With all the pressure on high school students to create a perfect college list, they really aren’t given the opportunity to develop the skills to do so. It’s the sort of situation that most students will do only once. How often can you “practice” deciding which colleges to apply to? It’s not the same as practicing taking the ACT or SAT. How do you learn to create a list of colleges to apply to?
Of course, there are high school counselors who help hundreds of students create lists every year. And there are private college counselors who guide dozens of students through the process on an annual basis as well. Both are reasonable sources for help in deciding how to create your list. But there is an obvious although overlooked example that has a well-established method of creating a similar list as part of the same college admissions process: the colleges themselves.
Think about it. They review hundreds, more often thousands, of applications to decide which students to offer admissions to create the perfect class. Each year, they have to decide which students they’ll accept knowing that a large percentage of them will decide to go elsewhere. It’s pretty common for a school to create a desired list of future students knowing that only 20% to 30% are likely to accept. Yet, regardless of any variations in their yield rates, the colleges tend to handle admissions pretty much in the same manner. And if you take a look at their process, it can serve as a model for high school students trying to decide what schools to include on their perfect college list.
1. The Perfect College List starts with goals
Colleges have a list of goals for their class. Students always hear about how they weren’t admitted because the school needed an oboe player for this year’s class. The admissions committee knows that they want a certain number of students to fill various “buckets” of different kinds of students. These can be oboe players, football linebackers, chemistry majors, rural students, full-pay students, etc. Some students may fit into more than one bucket. The committee also knows that they won’t be able to get everything they want (unless they’re Harvard or the like) and so will have priorities for their goals as well.
High school students can do the same. While most of the goals will be their own such as size, major, and location, some will come from their family. Just as the admission committee has to deal with the administration giving them a budget to spend on financial aid, high school students can expect the same thing from their parents.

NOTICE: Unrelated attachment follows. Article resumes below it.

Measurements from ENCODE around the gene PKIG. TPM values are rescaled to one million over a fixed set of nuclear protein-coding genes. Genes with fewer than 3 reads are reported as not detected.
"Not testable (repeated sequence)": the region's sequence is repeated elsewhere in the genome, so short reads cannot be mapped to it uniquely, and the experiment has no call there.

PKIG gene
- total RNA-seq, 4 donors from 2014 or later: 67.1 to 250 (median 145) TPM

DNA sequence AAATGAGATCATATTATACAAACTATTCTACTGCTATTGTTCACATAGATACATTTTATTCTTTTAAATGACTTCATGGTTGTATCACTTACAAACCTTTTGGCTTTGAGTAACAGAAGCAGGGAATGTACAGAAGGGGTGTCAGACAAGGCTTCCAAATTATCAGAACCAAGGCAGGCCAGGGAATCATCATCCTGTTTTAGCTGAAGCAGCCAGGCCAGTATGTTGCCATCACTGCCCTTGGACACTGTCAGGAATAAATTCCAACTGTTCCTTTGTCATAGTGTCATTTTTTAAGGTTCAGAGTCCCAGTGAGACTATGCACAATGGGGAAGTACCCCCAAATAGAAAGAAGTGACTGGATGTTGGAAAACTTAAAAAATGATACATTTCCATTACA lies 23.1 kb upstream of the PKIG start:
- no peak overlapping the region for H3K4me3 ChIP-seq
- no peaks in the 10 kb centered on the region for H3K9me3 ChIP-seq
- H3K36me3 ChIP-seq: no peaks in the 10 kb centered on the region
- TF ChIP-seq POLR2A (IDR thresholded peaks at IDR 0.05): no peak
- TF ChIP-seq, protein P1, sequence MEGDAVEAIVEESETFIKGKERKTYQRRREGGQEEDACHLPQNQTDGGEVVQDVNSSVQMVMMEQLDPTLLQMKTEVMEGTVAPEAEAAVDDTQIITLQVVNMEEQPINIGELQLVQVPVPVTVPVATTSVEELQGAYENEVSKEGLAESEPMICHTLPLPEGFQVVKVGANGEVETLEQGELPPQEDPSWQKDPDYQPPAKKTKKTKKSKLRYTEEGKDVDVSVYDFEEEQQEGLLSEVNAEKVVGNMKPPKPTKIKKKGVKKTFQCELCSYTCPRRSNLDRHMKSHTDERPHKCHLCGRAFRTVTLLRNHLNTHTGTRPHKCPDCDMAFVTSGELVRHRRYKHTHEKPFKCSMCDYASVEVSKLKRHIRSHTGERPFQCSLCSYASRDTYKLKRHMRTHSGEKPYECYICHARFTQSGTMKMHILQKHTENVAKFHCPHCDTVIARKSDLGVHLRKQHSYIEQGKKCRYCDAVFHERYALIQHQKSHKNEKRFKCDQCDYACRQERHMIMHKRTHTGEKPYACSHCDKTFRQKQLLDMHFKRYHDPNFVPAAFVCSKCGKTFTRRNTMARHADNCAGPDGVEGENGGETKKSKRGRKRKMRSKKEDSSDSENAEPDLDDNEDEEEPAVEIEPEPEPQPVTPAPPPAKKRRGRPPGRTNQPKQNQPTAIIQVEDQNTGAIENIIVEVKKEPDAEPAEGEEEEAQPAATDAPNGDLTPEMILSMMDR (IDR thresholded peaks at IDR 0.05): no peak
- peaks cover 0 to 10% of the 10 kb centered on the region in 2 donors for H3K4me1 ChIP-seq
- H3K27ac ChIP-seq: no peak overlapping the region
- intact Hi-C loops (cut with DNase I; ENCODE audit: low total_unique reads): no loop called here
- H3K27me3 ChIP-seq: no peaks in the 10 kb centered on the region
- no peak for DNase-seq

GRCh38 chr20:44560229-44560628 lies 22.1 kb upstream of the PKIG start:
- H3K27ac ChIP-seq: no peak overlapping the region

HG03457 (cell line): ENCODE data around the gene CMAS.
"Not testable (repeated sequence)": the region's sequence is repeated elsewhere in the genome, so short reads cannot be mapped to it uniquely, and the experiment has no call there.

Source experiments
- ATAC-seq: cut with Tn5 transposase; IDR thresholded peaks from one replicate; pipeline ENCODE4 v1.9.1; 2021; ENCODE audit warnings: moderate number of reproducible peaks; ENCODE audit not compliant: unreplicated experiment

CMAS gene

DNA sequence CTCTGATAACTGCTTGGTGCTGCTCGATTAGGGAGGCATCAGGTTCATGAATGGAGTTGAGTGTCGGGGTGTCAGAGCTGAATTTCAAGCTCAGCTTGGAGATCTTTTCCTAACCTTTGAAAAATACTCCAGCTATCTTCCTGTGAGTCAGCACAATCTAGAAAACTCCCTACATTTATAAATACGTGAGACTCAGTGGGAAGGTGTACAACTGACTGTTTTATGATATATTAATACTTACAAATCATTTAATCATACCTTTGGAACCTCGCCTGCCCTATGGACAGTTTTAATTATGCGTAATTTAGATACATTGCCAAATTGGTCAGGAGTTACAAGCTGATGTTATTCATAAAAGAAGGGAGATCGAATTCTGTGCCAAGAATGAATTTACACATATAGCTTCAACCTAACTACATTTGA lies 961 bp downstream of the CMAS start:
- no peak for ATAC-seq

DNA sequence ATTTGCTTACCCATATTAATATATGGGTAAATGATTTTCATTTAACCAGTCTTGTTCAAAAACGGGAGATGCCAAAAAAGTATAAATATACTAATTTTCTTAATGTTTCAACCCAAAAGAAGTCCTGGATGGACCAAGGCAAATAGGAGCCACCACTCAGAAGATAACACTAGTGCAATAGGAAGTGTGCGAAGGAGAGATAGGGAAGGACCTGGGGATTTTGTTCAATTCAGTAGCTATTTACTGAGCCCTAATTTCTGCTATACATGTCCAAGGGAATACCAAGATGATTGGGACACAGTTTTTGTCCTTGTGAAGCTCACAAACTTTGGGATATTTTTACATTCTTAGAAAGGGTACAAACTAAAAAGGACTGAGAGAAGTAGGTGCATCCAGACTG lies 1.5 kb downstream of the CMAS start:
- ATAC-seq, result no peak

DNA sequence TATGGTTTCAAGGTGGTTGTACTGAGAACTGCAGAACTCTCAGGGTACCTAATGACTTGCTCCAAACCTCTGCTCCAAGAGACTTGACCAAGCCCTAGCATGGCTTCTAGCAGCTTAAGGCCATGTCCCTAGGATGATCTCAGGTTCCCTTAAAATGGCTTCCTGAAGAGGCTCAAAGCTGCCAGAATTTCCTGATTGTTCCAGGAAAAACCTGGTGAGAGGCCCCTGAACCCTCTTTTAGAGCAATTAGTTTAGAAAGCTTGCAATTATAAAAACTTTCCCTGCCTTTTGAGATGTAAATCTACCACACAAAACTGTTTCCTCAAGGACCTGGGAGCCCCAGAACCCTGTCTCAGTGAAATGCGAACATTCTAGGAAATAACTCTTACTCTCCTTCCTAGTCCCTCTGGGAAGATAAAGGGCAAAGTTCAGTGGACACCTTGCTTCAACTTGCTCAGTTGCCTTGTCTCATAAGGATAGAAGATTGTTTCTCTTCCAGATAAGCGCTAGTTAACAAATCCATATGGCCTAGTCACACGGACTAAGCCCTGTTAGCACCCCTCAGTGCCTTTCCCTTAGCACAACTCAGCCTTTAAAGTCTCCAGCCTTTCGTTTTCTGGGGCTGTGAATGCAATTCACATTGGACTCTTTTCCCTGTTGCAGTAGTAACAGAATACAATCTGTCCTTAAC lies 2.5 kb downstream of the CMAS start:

2. Colleges use numbers to create the pool of possibilities
It’s the reason why juniors find their mailboxes overflowing with brochures and viewbooks they never asked for. Their mailboxes, real life and online, are filled because colleges have identified them as possible prospects for their class based on available numbers. These numbers are likely to include test scores, GPA, and zip code. It may also include students having checked off a box for a specific major or college size preference. Colleges, most anyway, aren’t prepared to offer admissions based on these numbers but it creates the universe of potential applicants for them.
High school students can do the same. Use basic preferences to create a potential list of 30 to 50 schools to consider. These are schools that meet the basic numbers you can derive from your goals. Of course, it doesn’t take much to make it difficult to come up with 30 schools if your initial requirements are too strict. Broader is better. Start with a wide funnel and then narrow. Just like these aren’t the students the colleges are going to admit at this point, this is not the list of schools you’re going to apply to. The DIY College Rankings Spreadsheet is the perfect tool to create a potential list of colleges.
3. Compare prospects in the same bucket
Remember, the admissions committees have those buckets. And while they may not pay much attention to them at the beginning of the process when they’re just trying to admit the best students, they have to make sure they’re meeting their priorities. Ultimately, they aren’t comparing the oboe players’ and the football linebackers’ academic records. Students from rural high schools aren’t being compared to those from large suburban schools. They’re in different buckets, They are comparing the oboe players to each other and deciding which have the best oboe player qualifications.